The Violence Prevention through Urban Upgrading (VPUU) project is a holistic approach to urban upgrading that is unique in the Cape Town context in the way that it has integrated all forms of development and not only the physical upgrading of urban spaces.
In a community that has been characterised by violent crime, poverty, unemployment, a harsh natural environment and undignified public space this type of development is transforming the township of Khayelitsha into a vibrant, safe, and attractive place but most importantly into a community that is environmentally, economically and socially sustainable.
VPUU is a City of Cape Town project aimed at reducing violent crime and improving social conditions in Cape Town communities across the Cape Flats, of which the Khayelitsha community is the first.
This innovative project was initiated in 2006, in partnership with the German Government, through the German Development Bank (KFW).
VPUU aims not only to reduce crime and increase safety levels but to also upgrade neighbourhoods, improve social standards and introduce sustainable community projects to empower local residents.
The project has so far focused on the improvement of areas in the Khayelitsha “suburbs” of Harare, Kuyasa, Site C/TR section and Site B to create safe areas for thousands of people.
VPUU has a set of safety principles which are used as guidelines in the upgrading/development process, and are in line with those of Crime Prevention through Environmental Design.
These principles include the following:
Surveillance and visibility (“eyes on the street”)
The design of public spaces that have clear lines of sight and good lighting to ensure maximum public visibility.
Territoriality (“owned” spaces)
Refers to the sense of ownership a community has over its environment that encourages residents to become involved in reducing crime.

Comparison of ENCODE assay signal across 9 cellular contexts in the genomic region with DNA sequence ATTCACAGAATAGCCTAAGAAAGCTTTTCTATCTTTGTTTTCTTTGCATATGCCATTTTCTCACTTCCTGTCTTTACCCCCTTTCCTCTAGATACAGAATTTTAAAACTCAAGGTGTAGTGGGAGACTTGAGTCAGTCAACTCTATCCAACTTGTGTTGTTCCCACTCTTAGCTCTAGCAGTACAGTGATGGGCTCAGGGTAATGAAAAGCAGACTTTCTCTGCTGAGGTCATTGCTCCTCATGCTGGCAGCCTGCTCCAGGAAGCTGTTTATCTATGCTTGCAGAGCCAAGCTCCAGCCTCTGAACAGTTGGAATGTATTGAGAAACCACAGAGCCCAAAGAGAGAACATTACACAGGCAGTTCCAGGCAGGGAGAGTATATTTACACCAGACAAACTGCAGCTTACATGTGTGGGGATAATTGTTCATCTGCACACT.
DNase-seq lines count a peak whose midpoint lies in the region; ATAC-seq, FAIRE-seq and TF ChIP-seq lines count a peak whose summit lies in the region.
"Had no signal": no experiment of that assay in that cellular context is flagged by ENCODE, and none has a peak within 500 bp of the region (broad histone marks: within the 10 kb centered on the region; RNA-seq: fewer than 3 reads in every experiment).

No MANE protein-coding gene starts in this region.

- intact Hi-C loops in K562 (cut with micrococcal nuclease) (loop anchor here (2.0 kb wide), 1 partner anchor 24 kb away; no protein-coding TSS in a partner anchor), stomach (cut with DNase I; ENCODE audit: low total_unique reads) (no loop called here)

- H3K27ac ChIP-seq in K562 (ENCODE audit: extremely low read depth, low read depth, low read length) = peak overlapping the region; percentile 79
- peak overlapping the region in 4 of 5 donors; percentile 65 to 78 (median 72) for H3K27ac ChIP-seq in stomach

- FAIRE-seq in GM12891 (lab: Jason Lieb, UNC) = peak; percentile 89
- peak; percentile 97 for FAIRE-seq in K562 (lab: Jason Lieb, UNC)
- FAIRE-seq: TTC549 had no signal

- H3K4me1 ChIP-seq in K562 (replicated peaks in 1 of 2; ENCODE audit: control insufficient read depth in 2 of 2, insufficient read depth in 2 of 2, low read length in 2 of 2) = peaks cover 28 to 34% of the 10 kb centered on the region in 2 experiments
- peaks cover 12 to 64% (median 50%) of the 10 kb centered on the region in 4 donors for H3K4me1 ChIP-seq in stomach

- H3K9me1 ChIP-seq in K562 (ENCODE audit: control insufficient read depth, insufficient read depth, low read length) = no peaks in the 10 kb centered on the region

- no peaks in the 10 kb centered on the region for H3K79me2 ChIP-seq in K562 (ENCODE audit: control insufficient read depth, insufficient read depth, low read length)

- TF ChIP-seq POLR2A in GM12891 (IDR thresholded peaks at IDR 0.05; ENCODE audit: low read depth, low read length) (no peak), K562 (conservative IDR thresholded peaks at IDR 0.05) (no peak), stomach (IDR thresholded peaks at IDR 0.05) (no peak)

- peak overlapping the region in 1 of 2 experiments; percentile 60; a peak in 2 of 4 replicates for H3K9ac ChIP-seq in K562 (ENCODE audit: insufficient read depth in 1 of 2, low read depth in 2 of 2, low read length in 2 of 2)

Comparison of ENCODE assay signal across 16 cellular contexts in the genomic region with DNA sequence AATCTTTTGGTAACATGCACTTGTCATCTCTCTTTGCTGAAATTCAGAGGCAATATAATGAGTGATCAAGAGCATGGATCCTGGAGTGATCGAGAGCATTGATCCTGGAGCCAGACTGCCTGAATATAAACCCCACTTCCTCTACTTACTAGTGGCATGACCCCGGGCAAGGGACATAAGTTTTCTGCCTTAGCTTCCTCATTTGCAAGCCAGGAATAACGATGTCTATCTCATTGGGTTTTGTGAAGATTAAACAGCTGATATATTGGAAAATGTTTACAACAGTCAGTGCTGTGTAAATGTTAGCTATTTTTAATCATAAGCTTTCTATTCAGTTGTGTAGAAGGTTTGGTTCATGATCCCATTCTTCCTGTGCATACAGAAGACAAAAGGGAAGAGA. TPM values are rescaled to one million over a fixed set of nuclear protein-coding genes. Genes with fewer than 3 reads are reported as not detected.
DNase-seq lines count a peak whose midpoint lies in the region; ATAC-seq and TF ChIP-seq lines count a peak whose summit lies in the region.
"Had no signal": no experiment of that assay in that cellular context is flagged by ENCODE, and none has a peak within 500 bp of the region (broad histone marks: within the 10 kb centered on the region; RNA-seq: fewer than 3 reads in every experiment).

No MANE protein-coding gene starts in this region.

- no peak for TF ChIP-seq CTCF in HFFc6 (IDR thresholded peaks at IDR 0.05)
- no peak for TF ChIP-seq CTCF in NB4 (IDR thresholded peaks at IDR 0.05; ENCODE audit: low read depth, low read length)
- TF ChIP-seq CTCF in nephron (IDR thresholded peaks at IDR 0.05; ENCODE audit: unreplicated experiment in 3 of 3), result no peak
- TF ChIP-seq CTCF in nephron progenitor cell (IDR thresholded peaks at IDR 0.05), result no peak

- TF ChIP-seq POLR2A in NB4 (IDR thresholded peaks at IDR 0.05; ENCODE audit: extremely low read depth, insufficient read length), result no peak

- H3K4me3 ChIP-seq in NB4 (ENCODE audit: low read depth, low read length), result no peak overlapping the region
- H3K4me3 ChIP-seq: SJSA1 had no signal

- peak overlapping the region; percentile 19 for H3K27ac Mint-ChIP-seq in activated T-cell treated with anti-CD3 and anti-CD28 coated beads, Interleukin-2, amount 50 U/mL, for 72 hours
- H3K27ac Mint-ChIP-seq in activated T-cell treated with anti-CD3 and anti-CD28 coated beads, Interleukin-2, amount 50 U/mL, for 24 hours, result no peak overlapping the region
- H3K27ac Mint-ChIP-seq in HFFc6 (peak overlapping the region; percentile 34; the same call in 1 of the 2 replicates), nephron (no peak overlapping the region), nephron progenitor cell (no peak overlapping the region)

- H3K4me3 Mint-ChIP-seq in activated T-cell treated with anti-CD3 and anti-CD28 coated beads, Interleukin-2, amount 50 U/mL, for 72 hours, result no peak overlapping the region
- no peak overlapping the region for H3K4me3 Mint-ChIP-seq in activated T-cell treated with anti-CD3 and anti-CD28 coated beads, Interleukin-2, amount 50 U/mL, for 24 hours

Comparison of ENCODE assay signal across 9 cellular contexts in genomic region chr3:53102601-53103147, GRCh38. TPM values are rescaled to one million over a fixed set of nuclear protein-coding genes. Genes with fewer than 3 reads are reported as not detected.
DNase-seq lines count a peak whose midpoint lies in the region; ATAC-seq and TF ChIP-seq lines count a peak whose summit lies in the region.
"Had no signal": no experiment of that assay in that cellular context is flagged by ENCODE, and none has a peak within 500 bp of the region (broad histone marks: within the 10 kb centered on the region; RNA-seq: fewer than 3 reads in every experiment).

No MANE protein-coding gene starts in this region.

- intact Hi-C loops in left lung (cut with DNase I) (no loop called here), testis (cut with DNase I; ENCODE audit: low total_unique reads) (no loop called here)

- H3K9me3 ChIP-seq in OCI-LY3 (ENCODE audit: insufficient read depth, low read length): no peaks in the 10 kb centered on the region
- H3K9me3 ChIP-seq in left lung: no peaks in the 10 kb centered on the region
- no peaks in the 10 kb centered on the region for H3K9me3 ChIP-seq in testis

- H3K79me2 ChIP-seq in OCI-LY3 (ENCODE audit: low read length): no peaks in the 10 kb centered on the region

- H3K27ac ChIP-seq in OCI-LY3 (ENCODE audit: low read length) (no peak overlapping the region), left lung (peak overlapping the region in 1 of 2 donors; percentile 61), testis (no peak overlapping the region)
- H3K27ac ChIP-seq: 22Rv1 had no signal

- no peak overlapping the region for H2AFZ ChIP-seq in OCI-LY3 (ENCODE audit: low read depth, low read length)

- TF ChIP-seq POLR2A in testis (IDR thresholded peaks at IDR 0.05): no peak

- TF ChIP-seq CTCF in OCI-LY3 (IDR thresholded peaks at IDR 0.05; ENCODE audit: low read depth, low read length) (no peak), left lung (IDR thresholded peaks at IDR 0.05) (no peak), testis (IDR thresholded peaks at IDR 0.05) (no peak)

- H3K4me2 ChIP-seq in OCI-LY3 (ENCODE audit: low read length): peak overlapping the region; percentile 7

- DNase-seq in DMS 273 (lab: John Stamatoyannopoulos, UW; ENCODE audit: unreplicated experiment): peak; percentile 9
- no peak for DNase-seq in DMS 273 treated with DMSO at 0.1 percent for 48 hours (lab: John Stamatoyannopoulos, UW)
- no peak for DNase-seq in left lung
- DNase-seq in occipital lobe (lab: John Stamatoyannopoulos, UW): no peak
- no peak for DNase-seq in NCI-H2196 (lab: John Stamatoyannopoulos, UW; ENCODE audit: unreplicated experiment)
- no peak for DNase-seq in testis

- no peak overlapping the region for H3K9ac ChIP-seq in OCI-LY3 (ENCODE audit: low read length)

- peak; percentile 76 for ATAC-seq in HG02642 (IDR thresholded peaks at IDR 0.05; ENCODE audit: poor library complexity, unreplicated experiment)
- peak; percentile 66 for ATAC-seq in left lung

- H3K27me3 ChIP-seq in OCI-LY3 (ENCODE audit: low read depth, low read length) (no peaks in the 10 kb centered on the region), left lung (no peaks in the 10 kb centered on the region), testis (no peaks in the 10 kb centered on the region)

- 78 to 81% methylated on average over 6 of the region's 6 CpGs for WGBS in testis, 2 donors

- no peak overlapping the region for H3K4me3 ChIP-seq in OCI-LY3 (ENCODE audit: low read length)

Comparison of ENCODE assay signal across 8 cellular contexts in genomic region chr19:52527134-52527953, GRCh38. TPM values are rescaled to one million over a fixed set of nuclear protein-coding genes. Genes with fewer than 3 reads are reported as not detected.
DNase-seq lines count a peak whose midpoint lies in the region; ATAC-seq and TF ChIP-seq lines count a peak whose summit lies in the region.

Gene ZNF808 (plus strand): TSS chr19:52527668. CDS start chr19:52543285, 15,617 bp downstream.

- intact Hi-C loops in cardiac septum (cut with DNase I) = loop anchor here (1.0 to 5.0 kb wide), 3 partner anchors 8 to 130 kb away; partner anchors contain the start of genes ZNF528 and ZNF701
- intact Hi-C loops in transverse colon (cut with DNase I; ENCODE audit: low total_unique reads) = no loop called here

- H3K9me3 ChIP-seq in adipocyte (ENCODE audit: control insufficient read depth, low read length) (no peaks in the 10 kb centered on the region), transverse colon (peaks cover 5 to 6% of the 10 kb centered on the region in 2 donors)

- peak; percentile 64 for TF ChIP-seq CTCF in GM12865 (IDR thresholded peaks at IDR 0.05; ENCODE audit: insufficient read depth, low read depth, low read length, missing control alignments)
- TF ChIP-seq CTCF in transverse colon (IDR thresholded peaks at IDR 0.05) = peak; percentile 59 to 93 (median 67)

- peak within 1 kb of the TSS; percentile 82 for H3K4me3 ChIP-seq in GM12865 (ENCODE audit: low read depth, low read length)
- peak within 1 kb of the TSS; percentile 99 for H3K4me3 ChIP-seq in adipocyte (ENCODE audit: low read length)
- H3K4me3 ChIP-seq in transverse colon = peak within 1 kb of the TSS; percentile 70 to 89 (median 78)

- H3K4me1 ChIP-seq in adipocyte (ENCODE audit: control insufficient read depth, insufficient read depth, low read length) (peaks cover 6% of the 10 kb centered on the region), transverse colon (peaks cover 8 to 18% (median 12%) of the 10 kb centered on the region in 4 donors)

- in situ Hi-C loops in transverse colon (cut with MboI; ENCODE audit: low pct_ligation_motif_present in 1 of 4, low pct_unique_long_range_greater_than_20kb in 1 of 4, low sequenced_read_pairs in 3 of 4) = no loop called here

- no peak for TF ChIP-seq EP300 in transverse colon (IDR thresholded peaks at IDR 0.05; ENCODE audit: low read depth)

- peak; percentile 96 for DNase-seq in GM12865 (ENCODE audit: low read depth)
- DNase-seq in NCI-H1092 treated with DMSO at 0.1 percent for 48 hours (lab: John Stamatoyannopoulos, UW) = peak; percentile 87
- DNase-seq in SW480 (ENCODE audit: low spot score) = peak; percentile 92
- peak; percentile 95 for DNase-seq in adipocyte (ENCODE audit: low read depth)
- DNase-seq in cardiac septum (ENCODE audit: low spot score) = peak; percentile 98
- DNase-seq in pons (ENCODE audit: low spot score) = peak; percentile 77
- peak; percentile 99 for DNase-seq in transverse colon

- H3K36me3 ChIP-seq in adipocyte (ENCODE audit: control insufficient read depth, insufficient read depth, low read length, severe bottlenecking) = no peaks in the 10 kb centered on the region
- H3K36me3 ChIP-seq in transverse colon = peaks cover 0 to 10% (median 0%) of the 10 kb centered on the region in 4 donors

Defined access and movement
Easy access and well-defined routes to, and through, a public place help develop a pedestrian’s understanding of the space and perception of safety.
Image and aesthetics (dignity)
A positive image of a place can be achieved by ensuring a “human scale”, using appropriate materials, colours, landscaping and lighting to encourage high levels of public activity.
This relates to the strengthening of building facades and spaces to improve personal safety.
Maintenance and management (pride and ownership)
Well-managed and maintained environments encourage a sense of pride and ownership.
The VPUU uses specific design “tools” to implement the safety principles and these include the introduction of a clear signage and way finding system, creating visual connections along walking routes, ensuring movement routes are as clear and short as possible, the clustering and integration of public activities and ensuring that the site layout has active edges to increase passive surveillance.
These principles and design tools are used in all areas of the upgrading process to ensure that the main challenge – crime prevention – is addressed in the new interventions.
The project is based on a model made up of three “pillars” of development namely: situational crime prevention, social crime prevention and institutional crime prevention.